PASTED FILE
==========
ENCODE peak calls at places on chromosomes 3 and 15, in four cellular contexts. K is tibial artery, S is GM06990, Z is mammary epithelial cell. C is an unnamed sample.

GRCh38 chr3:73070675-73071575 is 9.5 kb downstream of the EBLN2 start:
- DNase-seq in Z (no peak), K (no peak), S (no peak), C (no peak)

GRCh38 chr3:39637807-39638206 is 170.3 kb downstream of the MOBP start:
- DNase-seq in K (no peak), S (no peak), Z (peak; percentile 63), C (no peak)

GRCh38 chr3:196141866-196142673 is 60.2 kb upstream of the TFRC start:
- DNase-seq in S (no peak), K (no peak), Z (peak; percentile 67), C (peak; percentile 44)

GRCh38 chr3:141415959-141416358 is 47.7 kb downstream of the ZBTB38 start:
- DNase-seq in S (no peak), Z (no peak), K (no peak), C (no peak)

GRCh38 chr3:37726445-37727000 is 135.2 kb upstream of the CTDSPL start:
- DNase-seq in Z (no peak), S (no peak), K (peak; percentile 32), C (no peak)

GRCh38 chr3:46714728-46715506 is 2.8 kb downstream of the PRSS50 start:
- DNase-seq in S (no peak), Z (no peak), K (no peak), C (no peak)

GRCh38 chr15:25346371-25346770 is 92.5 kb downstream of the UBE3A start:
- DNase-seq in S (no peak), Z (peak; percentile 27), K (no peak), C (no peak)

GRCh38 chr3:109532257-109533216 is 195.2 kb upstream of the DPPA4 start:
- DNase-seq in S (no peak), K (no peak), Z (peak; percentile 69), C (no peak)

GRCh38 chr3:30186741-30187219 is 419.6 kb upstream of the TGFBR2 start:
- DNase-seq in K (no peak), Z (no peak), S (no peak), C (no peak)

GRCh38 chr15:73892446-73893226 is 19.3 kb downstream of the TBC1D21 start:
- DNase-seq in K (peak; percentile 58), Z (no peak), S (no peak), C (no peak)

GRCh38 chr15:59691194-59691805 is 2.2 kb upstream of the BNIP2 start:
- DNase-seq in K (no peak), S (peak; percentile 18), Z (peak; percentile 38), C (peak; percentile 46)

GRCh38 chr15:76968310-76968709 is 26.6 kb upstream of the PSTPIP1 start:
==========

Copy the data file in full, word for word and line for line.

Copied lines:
ENCODE peak calls at places on chromosomes 3 and 15, in four cellular contexts. K is tibial artery, S is GM06990, Z is mammary epithelial cell. C is an unnamed sample.

GRCh38 chr3:73070675-73071575 is 9.5 kb downstream of the EBLN2 start:
- DNase-seq in Z (no peak), K (no peak), S (no peak), C (no peak)

GRCh38 chr3:39637807-39638206 is 170.3 kb downstream of the MOBP start:
- DNase-seq in K (no peak), S (no peak), Z (peak; percentile 63), C (no peak)

GRCh38 chr3:196141866-196142673 is 60.2 kb upstream of the TFRC start:
- DNase-seq in S (no peak), K (no peak), Z (peak; percentile 67), C (peak; percentile 44)

GRCh38 chr3:141415959-141416358 is 47.7 kb downstream of the ZBTB38 start:
- DNase-seq in S (no peak), Z (no peak), K (no peak), C (no peak)

GRCh38 chr3:37726445-37727000 is 135.2 kb upstream of the CTDSPL start:
- DNase-seq in Z (no peak), S (no peak), K (peak; percentile 32), C (no peak)

GRCh38 chr3:46714728-46715506 is 2.8 kb downstream of the PRSS50 start:
- DNase-seq in S (no peak), Z (no peak), K (no peak), C (no peak)

GRCh38 chr15:25346371-25346770 is 92.5 kb downstream of the UBE3A start:
- DNase-seq in S (no peak), Z (peak; percentile 27), K (no peak), C (no peak)

GRCh38 chr3:109532257-109533216 is 195.2 kb upstream of the DPPA4 start:
- DNase-seq in S (no peak), K (no peak), Z (peak; percentile 69), C (no peak)

GRCh38 chr3:30186741-30187219 is 419.6 kb upstream of the TGFBR2 start:
- DNase-seq in K (no peak), Z (no peak), S (no peak), C (no peak)

GRCh38 chr15:73892446-73893226 is 19.3 kb downstream of the TBC1D21 start:
- DNase-seq in K (peak; percentile 58), Z (no peak), S (no peak), C (no peak)

GRCh38 chr15:59691194-59691805 is 2.2 kb upstream of the BNIP2 start:
- DNase-seq in K (no peak), S (peak; percentile 18), Z (peak; percentile 38), C (peak; percentile 46)

GRCh38 chr15:76968310-76968709 is 26.6 kb upstream of the PSTPIP1 start: